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Home Class Act Distance learning ‘part of UH West Oʻahu’s identity’

Distance learning ‘part of UH West Oʻahu’s identity’

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Marvin Jake De Peralta is a student at the University of Hawaiʻi–West Oʻahu and resident of Kīlauea, Kauaʻi. Image courtesy of Marvin Jake De Peralta

From his home in Kīlauea, Kauaʻi, Marvin Jake De Peralta has adjusted to taking courses at the University of Hawaiʻi–West Oʻahu.

“In the beginning, distance learning can be tough and overwhelming,” said De Peralta, who is pursuing a Bachelor of Arts in Social Sciences with a Concentration in Psychology. But with the support of the campus tutoring center and professors, De Peralta “was able to overcome my fear of taking all of my classes online.”

UH West Oʻahu has been a distance education leader among the 10-campus UH System since its beginnings. Through the recent shift to majority online learning following the COVID-19 pandemic, it leveraged its existing distance-learning infrastructure to its advantage.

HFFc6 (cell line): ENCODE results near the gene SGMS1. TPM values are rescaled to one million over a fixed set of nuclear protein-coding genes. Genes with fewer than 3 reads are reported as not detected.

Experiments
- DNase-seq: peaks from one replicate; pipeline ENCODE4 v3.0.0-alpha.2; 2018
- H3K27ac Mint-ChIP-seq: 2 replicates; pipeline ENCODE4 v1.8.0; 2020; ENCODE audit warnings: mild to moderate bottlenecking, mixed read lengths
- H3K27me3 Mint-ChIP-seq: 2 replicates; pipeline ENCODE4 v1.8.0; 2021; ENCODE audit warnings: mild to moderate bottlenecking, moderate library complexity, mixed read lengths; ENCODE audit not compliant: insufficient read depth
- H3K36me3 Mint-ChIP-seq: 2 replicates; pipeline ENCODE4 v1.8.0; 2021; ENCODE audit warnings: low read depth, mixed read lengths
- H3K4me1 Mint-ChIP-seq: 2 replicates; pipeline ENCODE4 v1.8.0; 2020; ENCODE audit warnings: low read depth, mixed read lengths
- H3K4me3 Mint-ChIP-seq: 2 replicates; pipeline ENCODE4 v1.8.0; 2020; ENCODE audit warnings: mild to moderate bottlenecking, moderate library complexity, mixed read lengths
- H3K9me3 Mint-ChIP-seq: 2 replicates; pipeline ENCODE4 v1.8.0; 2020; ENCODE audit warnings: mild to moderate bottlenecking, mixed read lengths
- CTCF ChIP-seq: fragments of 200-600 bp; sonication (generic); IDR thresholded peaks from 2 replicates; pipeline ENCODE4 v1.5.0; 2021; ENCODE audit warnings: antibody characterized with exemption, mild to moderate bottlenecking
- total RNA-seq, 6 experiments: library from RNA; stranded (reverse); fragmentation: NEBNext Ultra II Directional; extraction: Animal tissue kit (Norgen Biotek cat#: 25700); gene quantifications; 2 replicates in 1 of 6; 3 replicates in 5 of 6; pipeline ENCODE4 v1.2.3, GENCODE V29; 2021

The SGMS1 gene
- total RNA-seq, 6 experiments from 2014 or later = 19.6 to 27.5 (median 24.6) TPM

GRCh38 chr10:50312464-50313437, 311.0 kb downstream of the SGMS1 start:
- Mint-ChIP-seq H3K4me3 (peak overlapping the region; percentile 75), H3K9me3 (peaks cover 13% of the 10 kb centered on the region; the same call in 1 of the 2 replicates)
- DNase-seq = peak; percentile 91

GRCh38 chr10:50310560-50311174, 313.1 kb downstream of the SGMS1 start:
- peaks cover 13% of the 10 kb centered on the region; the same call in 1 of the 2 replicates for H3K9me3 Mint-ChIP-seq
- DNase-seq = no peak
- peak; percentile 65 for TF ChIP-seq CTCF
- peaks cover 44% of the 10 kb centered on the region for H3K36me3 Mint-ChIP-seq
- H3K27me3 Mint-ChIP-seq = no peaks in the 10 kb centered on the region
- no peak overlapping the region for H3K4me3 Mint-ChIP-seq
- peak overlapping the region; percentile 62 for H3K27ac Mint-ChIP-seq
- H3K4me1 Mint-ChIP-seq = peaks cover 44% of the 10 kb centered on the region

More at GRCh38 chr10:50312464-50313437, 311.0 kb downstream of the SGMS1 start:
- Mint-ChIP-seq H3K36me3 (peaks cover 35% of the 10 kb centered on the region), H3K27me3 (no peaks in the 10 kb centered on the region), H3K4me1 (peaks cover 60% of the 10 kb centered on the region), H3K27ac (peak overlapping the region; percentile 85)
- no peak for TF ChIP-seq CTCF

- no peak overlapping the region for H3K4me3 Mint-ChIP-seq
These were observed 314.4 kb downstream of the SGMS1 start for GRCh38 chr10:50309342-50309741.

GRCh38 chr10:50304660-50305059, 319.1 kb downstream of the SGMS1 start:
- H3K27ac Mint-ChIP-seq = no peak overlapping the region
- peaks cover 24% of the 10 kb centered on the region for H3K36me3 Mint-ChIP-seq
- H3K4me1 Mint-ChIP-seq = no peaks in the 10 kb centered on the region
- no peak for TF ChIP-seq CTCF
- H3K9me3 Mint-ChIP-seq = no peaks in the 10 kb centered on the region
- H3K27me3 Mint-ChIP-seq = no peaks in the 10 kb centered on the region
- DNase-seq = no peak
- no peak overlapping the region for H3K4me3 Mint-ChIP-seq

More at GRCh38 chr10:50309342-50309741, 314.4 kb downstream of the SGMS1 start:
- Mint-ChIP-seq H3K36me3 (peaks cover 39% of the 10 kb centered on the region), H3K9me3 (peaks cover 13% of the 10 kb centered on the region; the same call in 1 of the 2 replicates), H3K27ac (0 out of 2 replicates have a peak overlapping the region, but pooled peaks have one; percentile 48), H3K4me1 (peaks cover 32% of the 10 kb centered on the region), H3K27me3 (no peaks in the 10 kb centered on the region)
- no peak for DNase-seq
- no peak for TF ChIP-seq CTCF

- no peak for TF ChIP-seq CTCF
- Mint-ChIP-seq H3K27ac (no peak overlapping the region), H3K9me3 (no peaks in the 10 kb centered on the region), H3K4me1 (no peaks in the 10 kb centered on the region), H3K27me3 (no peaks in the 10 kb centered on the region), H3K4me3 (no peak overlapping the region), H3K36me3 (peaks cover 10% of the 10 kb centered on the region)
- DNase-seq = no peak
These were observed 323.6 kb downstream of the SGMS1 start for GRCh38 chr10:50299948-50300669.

Distance learning has been a part of UH West Oʻahu’s identity since the campus first opened,” said Gloria Niles, Director of Distance Education and Coordinator of the Office of Professional Development and Academic Support at UH West Oʻahu. “DE programs originally began for the purpose of serving neighbor island students.”

However, consistent registration in online course sections demonstrates that distance modes of delivery are popular for many students located on Oʻahu as well, Niles said.

“While the COVID-19 pandemic has accelerated advancement in online learning, the faculty have worked diligently to continually improve the digital learning experience for students,” she said. “The Office of Distance Learning is looking forward to leveraging these efforts to ensure that in the post-pandemic era, UH West Oʻahu is well prepared to implement what UH President David Lassner referred to as, ʻa healthy mix of in-person, hybrid, and online instruction.’ ”

A pandemic, a pivot
At the start of the spring 2020 semester, 40% of all courses at UH West Oʻahu were already fully online and 50% of student registrations were already enrolled in fully online courses.

“Having a large percentage of classes offered online and hybrid made the abrupt shift to remote learning in March 2020 a little less of a shock,” Niles said.